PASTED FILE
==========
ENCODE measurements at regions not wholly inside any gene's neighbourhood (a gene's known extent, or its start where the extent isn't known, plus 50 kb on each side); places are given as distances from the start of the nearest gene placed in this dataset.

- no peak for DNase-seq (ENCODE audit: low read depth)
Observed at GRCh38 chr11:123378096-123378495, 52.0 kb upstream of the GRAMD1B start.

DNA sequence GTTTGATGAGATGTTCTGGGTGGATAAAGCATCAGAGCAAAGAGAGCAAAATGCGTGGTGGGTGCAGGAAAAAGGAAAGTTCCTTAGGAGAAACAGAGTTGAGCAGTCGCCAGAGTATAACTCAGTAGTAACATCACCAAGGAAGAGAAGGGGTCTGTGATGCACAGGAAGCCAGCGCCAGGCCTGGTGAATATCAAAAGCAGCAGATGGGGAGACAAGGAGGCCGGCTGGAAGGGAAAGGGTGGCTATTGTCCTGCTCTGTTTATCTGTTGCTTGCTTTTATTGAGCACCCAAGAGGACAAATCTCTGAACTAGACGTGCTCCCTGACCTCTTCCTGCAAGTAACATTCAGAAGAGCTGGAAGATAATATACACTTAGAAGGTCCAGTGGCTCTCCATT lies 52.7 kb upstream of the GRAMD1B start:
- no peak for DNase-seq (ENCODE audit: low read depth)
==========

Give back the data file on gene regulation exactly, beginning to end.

ENCODE measurements at regions not wholly inside any gene's neighbourhood (a gene's known extent, or its start where the extent isn't known, plus 50 kb on each side); places are given as distances from the start of the nearest gene placed in this dataset.

- no peak for DNase-seq (ENCODE audit: low read depth)
Observed at GRCh38 chr11:123378096-123378495, 52.0 kb upstream of the GRAMD1B start.

DNA sequence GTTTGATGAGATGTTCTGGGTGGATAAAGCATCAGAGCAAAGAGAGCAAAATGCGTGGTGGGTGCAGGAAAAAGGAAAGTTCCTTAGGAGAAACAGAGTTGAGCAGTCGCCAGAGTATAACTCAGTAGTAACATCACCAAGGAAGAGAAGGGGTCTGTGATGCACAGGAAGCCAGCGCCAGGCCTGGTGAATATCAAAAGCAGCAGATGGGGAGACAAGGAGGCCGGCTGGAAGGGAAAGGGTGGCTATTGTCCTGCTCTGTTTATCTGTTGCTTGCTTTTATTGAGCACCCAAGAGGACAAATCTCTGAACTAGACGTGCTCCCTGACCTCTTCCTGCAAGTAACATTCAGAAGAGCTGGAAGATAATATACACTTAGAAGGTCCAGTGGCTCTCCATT lies 52.7 kb upstream of the GRAMD1B start:
- no peak for DNase-seq (ENCODE audit: low read depth)